Wednesday, August 10, 2011

Artscroll's grammatical correction of the Bobover Rebbe.

In the Artscroll edition of the Kinnos (The Complete Tisha B'Av Service) there is a kinnah for the Holocaust by Rabbi Shlomo Halberstam, admo"r of Bobov. Artscroll included the Bobover Rebbe's account of how he came to write this kinnah. For decades he felt unworthy of writing one until he happened across this passage in Seder Ha-yom, which states that whoever can compose kinnos should do so. As a public service Artscroll makes this kinnah available for free download (link).

I noticed something interesting. In the translation one Hebrew phrase is transliterated into English rather than translated. But obviously "Roshei Yeshiva" is not exactly a transliteration of "ראשי ישיבות." It is surprising that Artscroll not only chose to make a grammatical correction but to do it so visibly.

Click the image below to enlarge:

(If anyone is curious, in the Otzar Ha-chochma "roshei yeshiva" returned 795 results, "roshei yeshivos" returned 2890 (both spelled in Hebrew, of course). I'd say this makes a decent case that "roshei yeshivos" is acceptable rabbinic Hebrew. Included in the "roshei yeshivos" users were people like R. Yaakov Emden, and Italian rabbis like R. Samson Morpurgo and R. Aviad Sar Shalom Basilea, who knew about grammar.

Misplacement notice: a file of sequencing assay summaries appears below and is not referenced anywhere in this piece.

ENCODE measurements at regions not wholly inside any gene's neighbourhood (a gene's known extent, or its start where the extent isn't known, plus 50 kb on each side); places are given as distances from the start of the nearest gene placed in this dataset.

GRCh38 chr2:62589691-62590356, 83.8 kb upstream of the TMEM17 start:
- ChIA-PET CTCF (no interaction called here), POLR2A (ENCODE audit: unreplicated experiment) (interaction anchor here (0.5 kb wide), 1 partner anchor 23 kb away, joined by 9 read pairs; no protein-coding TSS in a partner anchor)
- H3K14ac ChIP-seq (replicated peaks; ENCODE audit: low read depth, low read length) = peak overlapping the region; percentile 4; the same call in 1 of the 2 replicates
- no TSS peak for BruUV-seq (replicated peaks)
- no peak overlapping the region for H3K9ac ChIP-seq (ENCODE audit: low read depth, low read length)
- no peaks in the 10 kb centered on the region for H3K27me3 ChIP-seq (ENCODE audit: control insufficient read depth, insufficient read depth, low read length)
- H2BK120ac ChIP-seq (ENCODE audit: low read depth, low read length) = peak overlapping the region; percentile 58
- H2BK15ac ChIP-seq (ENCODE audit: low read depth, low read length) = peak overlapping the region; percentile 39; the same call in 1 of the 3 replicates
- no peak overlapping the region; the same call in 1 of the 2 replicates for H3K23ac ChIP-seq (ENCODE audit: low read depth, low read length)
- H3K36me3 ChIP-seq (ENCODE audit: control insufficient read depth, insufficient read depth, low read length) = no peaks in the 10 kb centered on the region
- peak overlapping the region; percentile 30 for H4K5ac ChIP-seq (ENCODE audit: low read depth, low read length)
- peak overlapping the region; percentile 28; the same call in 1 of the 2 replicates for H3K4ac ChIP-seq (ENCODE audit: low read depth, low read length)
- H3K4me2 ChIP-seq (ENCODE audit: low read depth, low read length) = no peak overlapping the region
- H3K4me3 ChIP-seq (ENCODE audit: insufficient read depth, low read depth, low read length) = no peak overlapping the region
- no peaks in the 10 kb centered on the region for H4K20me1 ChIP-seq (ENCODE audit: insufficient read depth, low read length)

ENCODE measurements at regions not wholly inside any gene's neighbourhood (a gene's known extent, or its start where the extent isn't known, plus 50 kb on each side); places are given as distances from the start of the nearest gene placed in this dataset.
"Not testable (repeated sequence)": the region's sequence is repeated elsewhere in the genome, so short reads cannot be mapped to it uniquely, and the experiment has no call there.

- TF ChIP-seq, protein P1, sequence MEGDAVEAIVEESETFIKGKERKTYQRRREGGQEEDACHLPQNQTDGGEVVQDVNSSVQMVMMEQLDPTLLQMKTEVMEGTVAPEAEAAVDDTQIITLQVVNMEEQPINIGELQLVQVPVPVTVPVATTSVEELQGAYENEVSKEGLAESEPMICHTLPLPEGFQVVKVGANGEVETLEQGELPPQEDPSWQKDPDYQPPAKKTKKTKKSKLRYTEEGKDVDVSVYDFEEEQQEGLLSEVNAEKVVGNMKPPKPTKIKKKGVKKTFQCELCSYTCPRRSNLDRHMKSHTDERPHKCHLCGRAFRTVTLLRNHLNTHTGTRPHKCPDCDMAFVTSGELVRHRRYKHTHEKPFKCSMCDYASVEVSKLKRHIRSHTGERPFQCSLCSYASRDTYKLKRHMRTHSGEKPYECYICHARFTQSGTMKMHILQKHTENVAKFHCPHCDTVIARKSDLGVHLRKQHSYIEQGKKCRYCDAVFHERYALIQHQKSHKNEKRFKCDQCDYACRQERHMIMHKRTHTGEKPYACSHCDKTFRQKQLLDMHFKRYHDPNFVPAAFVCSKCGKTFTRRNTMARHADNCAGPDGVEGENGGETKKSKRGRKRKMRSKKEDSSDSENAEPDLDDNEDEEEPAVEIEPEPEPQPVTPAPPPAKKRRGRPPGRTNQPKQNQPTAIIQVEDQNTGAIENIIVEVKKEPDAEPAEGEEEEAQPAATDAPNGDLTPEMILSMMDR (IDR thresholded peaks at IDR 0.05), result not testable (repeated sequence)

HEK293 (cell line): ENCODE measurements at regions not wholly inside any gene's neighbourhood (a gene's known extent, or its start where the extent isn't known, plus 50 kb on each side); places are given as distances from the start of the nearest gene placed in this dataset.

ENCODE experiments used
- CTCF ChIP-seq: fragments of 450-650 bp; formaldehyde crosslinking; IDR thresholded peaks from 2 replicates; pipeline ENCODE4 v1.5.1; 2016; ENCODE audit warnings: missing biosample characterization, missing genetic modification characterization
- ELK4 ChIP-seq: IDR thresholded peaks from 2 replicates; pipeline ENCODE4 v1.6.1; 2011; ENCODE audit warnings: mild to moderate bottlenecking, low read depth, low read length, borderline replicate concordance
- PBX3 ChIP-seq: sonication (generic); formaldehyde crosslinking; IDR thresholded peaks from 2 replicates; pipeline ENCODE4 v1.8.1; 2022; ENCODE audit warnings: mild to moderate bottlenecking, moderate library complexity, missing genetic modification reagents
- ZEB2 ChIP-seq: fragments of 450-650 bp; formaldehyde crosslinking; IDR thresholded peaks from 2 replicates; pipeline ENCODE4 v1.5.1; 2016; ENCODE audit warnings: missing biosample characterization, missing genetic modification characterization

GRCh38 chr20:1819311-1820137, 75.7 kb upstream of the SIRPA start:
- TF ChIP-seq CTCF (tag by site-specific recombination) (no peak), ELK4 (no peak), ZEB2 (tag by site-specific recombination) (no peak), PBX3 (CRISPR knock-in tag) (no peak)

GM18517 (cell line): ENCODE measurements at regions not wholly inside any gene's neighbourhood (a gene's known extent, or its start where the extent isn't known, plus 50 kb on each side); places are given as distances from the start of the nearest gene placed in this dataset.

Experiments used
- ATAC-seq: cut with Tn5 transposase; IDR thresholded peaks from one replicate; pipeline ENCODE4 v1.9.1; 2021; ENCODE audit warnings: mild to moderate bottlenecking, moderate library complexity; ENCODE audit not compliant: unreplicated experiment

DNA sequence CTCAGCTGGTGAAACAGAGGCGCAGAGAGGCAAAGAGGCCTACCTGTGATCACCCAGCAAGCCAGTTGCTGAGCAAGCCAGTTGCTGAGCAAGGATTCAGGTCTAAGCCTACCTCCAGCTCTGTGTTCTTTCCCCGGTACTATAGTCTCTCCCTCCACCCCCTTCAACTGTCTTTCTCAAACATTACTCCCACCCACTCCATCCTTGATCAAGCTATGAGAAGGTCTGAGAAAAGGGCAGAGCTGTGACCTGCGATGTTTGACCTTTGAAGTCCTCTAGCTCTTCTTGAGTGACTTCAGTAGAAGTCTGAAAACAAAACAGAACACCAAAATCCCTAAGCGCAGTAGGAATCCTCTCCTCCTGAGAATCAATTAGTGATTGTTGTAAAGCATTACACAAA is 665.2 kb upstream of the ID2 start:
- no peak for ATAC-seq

For comparison purposes I also searched and the Bar Ilan Responsa database, which essentially confirmed that "roshei yeshivos" is, descriptively speaking, rabbinic Hebrew. Spelling it in English, or in Hebrew, Google returns results for "roshei yeshiva" by the tens of thousands more than "roshei yeshivos.")


  1. So now we know what your Tisha b'Av is like. ;-)

  2. I think that while one says ראשי ישיבות in rabbinic Hebrew, in English they are called Roshei Yeshivah. So in this case being a translation (I guess for a yeshivish crowd) they are using the proper English form.

  3. I guess that would be impressionistic, and your impression can't refute mine and vice versa. But if we're talking about proper yeshivish, I think it's hard to argue that "roshei yeshiva" is more proper than "roshei yeshivos."

  4. Fotheringay-Phipps1:06 PM, August 10, 2011

    The terms mean different things. "Roshei yeshivos" means heads of yeshivos. "Roshei Yeshiva" means people with the title "Rosh Yeshiva". The first is a description, and the second presumes that the term RY has already become some sort of title.

    Both are acceptable from a grammer standpoint, but they mean slightly different things.

    I imagien the older version would be "roshei yeshivos" and that the title version is more recent, as is the title itself.

  5. I know they mean different things. Even taking that into account I think I am correct that descriptively speaking "roshei yeshivos" is proper RH meaning the same thing as "roshei yeshiva." And regardless of the Bobober's intention, he wrote "Roshei yeshivos" and not "Roshei yeshiva," so it's at least somewhat interesting that the translation changes it.

  6. I guess this post barely misses earning the right to belong to your "What's Bothering Artscroll?" blog. -- Phil